Work-life balance is a vital part of any company’s long-term viability and health. Overworked staff tend to be unproductive, and the time lost due to stress and fatigue can adversely affect employee output, especially when it comes to meetings and constant deadline pressures. And the struggle is real: a study from
As a manager, it’s your job to help your team maintain a healthy work-life balance. How are you helping employees make space for their personal priorities while still remaining happy and productive on the job?
Are you leading by example? Meetings are an ideal place to start and learn more on work life balance.
Meeting offers a good opportunity for a manager to bond with his/her juniors. Scheduling a meeting is often an easy way to kick the can down the road. Whenever an issue comes up or a matter needs resolving, scheduling a meeting lets you defer it until the meeting itself. That can be a damaging pattern. It can disrupt your team’s workflow and force you to reshuffle your priorities.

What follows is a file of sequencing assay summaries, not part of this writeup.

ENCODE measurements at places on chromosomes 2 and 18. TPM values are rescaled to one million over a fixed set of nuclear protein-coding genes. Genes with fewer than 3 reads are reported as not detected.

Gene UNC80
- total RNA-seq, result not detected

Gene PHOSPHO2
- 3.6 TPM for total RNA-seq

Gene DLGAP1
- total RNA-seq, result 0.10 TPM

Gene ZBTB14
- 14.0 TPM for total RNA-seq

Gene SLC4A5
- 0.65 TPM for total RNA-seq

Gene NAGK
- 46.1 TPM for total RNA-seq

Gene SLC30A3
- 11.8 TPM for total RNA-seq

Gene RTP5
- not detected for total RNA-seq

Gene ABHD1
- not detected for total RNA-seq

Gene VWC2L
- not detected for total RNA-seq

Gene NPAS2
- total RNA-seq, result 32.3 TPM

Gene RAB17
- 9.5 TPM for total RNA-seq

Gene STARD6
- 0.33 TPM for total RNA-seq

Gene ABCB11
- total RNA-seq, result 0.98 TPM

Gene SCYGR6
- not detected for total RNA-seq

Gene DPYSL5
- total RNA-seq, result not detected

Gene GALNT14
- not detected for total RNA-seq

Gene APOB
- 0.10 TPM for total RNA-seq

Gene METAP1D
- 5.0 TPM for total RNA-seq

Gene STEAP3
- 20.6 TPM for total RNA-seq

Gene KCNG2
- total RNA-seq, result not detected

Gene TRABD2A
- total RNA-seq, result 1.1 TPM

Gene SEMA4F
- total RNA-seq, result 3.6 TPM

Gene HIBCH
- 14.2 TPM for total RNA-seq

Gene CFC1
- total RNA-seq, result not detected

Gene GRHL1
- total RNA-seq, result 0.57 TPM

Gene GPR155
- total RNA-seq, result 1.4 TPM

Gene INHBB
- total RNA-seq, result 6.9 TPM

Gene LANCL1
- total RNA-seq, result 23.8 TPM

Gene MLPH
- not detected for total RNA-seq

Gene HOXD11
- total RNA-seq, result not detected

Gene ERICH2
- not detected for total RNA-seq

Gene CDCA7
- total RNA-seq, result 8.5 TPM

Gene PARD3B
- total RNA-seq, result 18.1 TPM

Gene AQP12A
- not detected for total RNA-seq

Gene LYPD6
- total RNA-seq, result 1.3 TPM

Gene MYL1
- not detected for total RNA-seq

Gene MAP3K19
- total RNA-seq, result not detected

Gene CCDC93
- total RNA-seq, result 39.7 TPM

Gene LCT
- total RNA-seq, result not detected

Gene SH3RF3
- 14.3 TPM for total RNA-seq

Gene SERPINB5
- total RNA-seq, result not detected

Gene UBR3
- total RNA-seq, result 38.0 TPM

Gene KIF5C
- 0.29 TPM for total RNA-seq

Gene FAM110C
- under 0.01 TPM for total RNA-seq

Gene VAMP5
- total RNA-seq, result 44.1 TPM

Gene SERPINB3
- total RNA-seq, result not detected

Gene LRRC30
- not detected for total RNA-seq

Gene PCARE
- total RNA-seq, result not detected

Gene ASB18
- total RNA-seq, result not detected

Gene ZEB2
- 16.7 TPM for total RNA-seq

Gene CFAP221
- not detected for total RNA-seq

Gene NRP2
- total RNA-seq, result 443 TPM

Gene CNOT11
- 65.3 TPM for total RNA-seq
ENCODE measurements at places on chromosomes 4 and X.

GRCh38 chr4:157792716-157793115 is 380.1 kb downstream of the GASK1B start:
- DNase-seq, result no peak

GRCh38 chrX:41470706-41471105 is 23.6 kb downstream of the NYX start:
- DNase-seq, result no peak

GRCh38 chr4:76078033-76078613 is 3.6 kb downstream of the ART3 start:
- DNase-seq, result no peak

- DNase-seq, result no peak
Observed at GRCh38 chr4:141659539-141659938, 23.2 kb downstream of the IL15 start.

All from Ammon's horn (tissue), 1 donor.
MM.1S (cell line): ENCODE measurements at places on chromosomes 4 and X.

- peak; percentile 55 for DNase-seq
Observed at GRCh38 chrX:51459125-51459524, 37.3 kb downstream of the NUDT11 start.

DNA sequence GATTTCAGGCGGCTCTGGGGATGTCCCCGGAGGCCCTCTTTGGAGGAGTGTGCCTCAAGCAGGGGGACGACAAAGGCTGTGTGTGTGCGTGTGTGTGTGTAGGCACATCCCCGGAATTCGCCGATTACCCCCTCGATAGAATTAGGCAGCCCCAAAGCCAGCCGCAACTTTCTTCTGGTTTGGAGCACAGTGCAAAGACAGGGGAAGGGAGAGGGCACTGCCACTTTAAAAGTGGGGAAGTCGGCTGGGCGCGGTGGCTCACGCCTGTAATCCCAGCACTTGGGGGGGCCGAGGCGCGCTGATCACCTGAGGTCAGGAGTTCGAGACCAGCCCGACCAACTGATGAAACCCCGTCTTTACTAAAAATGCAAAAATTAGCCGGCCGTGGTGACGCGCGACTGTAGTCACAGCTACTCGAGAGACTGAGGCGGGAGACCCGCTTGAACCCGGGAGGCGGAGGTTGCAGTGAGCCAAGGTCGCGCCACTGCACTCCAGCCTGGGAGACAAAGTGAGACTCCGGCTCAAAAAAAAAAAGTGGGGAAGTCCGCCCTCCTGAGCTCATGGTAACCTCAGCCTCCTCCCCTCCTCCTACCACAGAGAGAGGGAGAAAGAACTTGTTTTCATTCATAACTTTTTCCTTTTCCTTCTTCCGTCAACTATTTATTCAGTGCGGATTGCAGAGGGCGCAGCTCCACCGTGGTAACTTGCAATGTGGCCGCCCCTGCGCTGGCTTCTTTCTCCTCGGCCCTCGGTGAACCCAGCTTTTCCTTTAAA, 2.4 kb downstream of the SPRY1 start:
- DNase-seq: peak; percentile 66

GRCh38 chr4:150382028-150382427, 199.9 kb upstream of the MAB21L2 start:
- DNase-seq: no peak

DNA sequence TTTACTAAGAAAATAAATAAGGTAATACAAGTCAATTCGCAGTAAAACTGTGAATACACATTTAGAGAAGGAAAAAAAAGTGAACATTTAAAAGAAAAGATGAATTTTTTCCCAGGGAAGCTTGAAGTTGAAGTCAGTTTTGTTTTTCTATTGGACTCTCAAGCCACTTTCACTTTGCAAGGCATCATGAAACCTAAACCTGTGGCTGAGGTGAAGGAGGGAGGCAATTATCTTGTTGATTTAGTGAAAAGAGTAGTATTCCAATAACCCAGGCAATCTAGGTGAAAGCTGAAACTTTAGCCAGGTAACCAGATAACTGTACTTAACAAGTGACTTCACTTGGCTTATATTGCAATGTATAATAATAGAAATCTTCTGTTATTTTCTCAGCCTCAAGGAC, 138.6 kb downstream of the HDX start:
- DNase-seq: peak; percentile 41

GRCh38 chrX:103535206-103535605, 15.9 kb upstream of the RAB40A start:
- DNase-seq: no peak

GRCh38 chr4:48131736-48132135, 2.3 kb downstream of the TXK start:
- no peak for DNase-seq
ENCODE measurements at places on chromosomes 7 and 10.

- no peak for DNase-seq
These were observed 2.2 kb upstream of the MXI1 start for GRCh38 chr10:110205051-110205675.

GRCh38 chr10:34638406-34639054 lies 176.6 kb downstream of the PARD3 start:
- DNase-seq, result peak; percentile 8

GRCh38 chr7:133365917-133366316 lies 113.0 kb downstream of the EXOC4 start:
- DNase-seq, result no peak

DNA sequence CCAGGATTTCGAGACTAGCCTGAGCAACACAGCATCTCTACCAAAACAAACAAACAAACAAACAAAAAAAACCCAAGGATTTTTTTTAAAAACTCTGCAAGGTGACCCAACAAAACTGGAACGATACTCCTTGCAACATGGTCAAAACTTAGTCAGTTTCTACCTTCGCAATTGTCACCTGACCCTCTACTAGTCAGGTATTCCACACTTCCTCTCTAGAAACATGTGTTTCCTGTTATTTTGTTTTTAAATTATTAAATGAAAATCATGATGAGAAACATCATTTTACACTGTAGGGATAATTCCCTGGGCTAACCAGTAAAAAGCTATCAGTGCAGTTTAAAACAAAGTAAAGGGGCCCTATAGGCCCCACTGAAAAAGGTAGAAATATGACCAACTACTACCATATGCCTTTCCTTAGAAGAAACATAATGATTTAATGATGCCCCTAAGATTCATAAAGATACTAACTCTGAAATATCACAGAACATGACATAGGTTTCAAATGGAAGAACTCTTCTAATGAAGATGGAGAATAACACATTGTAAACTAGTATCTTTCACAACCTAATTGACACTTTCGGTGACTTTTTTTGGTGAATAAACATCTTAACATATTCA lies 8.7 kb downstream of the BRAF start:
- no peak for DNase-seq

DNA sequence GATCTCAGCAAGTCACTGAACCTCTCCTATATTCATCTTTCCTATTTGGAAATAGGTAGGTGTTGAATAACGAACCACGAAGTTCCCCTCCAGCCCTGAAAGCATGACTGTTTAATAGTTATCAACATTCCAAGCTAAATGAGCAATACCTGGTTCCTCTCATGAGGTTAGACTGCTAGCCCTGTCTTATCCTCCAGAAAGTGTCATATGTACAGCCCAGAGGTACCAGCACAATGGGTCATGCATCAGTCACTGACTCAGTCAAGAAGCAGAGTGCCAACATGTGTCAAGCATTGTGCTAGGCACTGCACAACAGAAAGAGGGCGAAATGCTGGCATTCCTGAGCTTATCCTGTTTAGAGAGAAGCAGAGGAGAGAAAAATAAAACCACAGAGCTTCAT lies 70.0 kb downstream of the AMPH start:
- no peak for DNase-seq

When scheduling meetings, a manager should keep in mind to:
- Schedule meetings in different intervals as often as you can rather than giving in to the urge to schedule multiple meetings back-to-back to get them out of the way. This offers the manager time to understand the information and make smart decisions before leaping into the next meeting.
- Spell out the goals and set a clear agenda beforehand, then stick to it during the meeting itself. That keeps things on point without wasting time.
- Do not automatically reschedule if a member cannot make the huddle because of competing priorities. Make sure to discuss the agenda with attendees beforehand and consider their input. Change the agenda if necessary and only alter the schedule if need be.
The better you can combine meetings with work, the more readily you’ll be able to realize your own work-life balance.
“Time is what we want most, but what we use worst.”
— William Penn